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Website Strategy: Information Architecture Part 1

Elad Hefetz
21 February 2024
WordPress Development

The Airfleet Website Redesign Series

If you want to read the reasons and the kick off of our new website, this is how the redesign started.

Airfleet Website Redesign: Phase 1

Information architecture is perhaps one of the most underrated aspects of website design, but it’s vital to remember that content prioritization, taxonomy, and navigation can make or break your user experience. Skipping information architecture is like baking a cake without a recipe. You might end up with something recognizable, but you’ll likely end up with a mess.

Our Airfleet website redesign began with the information architecture phase. At the center of our information architecture development process was a mapping exercise that illustrates the expected or desired buyer journey for each core page.

We understand that most visits won’t immediately attract in-market B2B digital marketers looking for a website. Our goal is to meet each visitor where they are in the buyer journey and provide the right information at the right time.

This article is a great example! If we provide useful examples and enough details to help marketers considering a website redesign, they may think of us for future content needs. The more they use our content, the more likely they will recommend our website and remember our brand.

In that spirit 🙂we’ll share some major pillars of the information architecture phase and divulge the rest as our project progresses.

What We Needed Before Beginning This Phase

Before diving into an information architecture project, you must thoroughly understand your key personas. You need to know their motivations or the problems they want to solve that your solution perfectly addresses.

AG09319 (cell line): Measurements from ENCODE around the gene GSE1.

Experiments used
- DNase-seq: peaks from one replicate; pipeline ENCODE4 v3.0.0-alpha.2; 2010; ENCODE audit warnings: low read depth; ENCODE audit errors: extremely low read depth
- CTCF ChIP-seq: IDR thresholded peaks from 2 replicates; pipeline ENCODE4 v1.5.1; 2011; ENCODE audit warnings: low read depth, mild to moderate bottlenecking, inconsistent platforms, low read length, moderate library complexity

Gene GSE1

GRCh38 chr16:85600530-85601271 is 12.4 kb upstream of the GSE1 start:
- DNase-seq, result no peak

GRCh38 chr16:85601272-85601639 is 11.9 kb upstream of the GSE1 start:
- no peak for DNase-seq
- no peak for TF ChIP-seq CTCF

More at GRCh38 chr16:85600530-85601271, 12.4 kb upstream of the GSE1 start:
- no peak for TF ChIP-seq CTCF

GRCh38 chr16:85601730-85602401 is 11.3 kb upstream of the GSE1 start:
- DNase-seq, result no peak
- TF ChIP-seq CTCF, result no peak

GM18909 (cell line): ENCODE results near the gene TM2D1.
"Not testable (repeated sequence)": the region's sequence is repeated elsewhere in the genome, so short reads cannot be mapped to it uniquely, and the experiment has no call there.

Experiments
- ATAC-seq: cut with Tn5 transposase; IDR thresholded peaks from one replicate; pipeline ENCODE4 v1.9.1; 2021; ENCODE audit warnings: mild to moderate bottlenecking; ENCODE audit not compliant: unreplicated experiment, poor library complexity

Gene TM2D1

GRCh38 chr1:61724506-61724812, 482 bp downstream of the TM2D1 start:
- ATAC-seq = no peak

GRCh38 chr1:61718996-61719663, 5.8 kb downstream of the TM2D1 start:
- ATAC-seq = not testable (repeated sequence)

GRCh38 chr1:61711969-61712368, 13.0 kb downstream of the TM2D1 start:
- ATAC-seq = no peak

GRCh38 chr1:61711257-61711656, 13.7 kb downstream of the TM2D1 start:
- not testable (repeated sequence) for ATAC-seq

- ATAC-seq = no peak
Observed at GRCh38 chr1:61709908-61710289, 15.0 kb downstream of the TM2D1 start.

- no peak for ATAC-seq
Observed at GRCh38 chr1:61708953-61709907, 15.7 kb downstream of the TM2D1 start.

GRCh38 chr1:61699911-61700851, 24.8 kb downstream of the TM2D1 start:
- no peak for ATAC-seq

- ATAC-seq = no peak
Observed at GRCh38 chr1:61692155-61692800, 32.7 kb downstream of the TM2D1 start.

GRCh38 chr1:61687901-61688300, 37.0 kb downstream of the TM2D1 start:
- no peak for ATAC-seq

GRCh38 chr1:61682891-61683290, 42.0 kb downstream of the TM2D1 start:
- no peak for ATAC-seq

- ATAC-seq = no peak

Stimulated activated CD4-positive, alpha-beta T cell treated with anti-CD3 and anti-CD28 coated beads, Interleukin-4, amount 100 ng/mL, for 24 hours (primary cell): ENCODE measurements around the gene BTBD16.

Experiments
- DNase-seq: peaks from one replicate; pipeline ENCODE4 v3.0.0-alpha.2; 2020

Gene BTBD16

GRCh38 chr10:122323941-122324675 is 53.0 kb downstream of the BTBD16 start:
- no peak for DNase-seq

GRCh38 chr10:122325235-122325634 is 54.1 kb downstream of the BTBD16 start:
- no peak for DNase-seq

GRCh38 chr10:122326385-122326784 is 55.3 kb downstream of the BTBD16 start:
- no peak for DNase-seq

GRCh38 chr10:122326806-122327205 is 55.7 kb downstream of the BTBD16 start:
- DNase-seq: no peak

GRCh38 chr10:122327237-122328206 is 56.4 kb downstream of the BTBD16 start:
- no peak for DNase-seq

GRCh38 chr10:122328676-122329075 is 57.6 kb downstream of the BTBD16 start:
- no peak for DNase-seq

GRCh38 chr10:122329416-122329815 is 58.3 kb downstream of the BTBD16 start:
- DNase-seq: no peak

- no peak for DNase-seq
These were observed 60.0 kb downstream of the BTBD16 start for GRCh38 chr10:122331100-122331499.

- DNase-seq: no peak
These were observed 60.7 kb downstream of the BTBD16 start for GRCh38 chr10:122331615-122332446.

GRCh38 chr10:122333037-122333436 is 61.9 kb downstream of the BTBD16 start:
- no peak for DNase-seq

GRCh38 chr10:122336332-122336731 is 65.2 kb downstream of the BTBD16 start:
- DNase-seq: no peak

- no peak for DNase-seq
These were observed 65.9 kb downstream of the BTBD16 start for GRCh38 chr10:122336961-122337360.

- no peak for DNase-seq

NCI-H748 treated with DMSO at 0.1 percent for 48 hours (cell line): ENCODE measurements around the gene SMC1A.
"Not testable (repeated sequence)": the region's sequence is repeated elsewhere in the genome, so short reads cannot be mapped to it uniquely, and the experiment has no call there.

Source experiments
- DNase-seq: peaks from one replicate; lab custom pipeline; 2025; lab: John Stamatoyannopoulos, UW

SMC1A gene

In our case, our key personas are relatively similar. We’re selling to marketing managers, directors of marketing, growth marketing managers, and demand generation marketing managers. We’re also targeting CMOs and VP-level executive marketers.

There are some differences in what problem they’re looking to solve and how.

Marketing managers seek to solve specific problems in their funnel. They know what’s wrong with their website and are looking for a partner to help them. 

On the other hand, VPs and CMOs tend to focus more on strategy, brand, and other higher-level concepts. They may not know or care about the nitty-gritty details of the website. They’re looking for someone who can translate their high-level goals into a tactical list of things to change or complete. 

When it came to understanding the needs, we found that there were primary needs and underlying or unknown needs. These included:

  • To create an informative and compelling website, which means finding a developer or agency to redesign or build their new site.
  • Long-term evolution: they need a website that will scale and adapt to the market and tool changes they make over the years.

You’ll also need to understand your brand and product offering architecture. At a minimum, your product or services must be well defined, competitors must be identified, and, more importantly, your team needs to precisely understand what differentiates your product or service from the alternative vendor.

Creating new websites versus improving or optimizing an existing website are very different services, and different tools may be involved. Creating a new website gives us some flexibility to influence the tools that are used. Optimizing an existing website may mean we’re stuck with less-than-ideal tools. We decided to differentiate these two items as Create (a new website) and Optimize (an existing website).

To satisfy the underlying need to create a website that can accommodate years of change (messaging, branding, services, etc.), we created an Airfleet Platform product.

We took the data generated by our research and plugged that into our handy-dandy information architecture survey to get a starting point.

The Page Manifest

Before you perform a content audit and well before you design a page hierarchy or assign labels, we create a list of the types of pages we need. This isn’t a sitemap. This list aims to figure out the function we need core pages to perform.

Here are a few page types from our project and why we chose them:

  • Solution Pages: A page that will highlight services or products and convince potential buyers we’re the best choice. These pages will also have subpages to help us explain the variations within each of these core offerings.
  • Tech & Partners: These pages will serve multiple purposes, educating our visitors about best practices and convincing them of our expertise. Our experience working with hundreds of technology partners and platforms makes us unique as a service provider. This gives us an edge in maximizing our client’s tech stack.